Boeing signaled a new phase in its strategic globalization efforts in January 2001 by hiring Thomas R. Pickering as senior vice president, International Relations. Pickering, a former U.S. ambassador and Under Secretary of State for Political Affairs, is focusing on strengthening the company's international relationships, including those with foreign governments, and transforming 'country' offices in key markets from business unit entities into enterprise-wide offices representing the entire Boeing company.
In the past year, Pickering and his team have positioned new Boeing "country presidents" in Italy, Japan and Spain - adding a full-time, high-level Boeing presence in these key markets and augmenting the company's existing international network. These executives will focus on strengthening ties with host governments and expanding Boeing's in-country business activity and revenue-growth opportunities. They also will develop comprehensive country strategies and support business unit sales and marketing activities.
Additional appointments are forthcoming, placing more Boeing executives "on the ground" in key countries and regions. Boeing's increased global emphasis also has included well attended "technology summits" in Tokyo, London, Paris and Madrid. And late this spring, it will open a research and technology center in Spain.
A global footprint provides Boeing access to emerging technologies, key markets and the "diversity of thought" of talented international workers, officials say, also maintaining that the key to future jobs at home is also active integration in markets and economies worldwide.
No limit to change
Indeed, Boeing today is a different company than it was just a few years ago; it likely will be a very different company five years from now, driven by its commitment to transform itself to meet new market challenges and capture new opportunities.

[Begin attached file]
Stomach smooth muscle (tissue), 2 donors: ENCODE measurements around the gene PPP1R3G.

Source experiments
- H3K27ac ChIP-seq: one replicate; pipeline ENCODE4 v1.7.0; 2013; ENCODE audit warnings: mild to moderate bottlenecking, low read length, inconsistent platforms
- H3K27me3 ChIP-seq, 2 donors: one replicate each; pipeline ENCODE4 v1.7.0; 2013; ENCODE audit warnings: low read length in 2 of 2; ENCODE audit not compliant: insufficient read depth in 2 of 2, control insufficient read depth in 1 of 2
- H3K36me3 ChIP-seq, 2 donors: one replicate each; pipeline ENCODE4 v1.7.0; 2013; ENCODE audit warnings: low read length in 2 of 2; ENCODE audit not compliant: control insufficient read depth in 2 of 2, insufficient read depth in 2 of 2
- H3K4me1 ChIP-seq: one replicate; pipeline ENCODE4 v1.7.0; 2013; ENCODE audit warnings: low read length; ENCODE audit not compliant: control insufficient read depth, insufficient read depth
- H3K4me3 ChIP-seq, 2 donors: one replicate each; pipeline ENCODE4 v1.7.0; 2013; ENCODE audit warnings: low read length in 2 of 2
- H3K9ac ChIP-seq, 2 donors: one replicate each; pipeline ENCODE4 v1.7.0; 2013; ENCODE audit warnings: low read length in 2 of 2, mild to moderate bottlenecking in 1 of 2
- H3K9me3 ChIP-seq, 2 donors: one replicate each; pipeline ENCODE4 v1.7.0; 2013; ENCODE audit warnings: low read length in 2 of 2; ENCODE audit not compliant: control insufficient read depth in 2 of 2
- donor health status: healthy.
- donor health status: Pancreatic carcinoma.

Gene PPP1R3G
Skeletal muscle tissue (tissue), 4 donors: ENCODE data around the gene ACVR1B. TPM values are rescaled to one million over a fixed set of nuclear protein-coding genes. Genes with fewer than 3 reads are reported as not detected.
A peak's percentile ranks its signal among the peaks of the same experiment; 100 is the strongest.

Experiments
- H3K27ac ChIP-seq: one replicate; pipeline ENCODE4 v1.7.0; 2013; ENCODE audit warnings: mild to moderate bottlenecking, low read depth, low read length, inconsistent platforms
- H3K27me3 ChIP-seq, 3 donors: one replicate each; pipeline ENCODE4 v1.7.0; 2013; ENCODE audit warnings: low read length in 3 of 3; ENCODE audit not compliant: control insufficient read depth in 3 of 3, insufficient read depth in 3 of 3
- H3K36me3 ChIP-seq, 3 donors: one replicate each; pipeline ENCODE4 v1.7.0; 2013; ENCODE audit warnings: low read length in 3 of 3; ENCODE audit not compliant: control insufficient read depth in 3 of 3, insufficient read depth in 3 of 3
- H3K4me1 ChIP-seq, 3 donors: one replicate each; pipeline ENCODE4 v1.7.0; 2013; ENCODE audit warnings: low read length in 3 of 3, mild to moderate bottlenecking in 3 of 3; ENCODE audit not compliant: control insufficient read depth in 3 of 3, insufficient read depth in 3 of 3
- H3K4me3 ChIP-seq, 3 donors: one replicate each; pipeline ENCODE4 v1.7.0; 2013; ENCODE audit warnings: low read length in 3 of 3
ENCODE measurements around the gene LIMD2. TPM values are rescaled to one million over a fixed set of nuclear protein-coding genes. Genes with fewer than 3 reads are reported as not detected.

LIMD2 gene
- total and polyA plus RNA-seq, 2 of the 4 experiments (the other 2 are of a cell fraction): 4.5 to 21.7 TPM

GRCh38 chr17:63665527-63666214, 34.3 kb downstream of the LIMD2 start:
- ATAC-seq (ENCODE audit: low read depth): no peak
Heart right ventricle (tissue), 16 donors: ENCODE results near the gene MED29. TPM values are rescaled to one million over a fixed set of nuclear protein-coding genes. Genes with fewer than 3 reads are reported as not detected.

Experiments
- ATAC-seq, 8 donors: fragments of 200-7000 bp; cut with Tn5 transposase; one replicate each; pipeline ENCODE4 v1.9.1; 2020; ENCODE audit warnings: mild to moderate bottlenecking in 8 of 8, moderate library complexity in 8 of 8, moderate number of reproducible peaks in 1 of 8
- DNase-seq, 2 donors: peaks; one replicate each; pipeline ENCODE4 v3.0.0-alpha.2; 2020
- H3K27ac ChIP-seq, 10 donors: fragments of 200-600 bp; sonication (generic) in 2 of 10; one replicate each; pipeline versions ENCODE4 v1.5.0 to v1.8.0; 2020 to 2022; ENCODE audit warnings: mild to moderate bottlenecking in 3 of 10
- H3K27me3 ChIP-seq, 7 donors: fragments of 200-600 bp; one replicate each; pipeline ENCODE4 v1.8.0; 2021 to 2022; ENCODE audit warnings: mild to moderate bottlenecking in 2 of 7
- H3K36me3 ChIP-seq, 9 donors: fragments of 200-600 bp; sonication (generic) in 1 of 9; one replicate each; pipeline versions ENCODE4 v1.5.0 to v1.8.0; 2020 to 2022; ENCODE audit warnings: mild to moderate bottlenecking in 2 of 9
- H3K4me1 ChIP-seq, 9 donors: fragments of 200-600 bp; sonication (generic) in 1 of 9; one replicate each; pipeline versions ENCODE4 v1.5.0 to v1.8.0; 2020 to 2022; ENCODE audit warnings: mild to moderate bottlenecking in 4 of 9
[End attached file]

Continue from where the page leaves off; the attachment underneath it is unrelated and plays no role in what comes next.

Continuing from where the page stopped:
The most recent change: In March, Boeing expanded the Office of the Chairman to include three additional members, a move with the stated goals of sharpening the company's focus on resource allocation, leadership development, strategic direction, internal technology transfer, growth and shareholder value. It also was Condit's way to address the retirement next month of Vice Chairman Harry Stonecipher, as well as this month's retirement of People leader Jim Dagnon, and the planned July retirement of Chief Administrative Officer John Warner.
Joining Condit in the Office of the Chairman are Sears, Swain, and Koellner, all seasoned company veterans and leaders with diverse career experience. While they retain their functional jobs, each has been assigned specific additional responsibilities as a member of the Chairman's office. Condit has set the chinning bar high for their performance, describing the Office as "a core team with the strengths we need to continue to lead Boeing's corporate transformation."
And so, six years into his strategy to create a better Boeing, Condit is as determined as ever to continue pushing the company forward. Only now he'll be doing it without the man who stood alongside the Wyoming fence with him in 1996, dreaming the big aerospace dream.
With a newly modeled company and an expanded front office, Condit is convinced that strong corporate and divisional strategies, buttressed by great execution and an involved, engaged workforce, will give Boeing the "chance to dramatically outperform the market in the next couple of years."
And that may be exactly what the outside world looks to for proof that the company's transformation strategy has taken root fully. (See related story.)
Condit enjoys quoting Charles Darwin when describing the Boeing strategy:
"It is not the strongest of the species that survives, not the most
intelligent; it is the one that is most adaptable to change."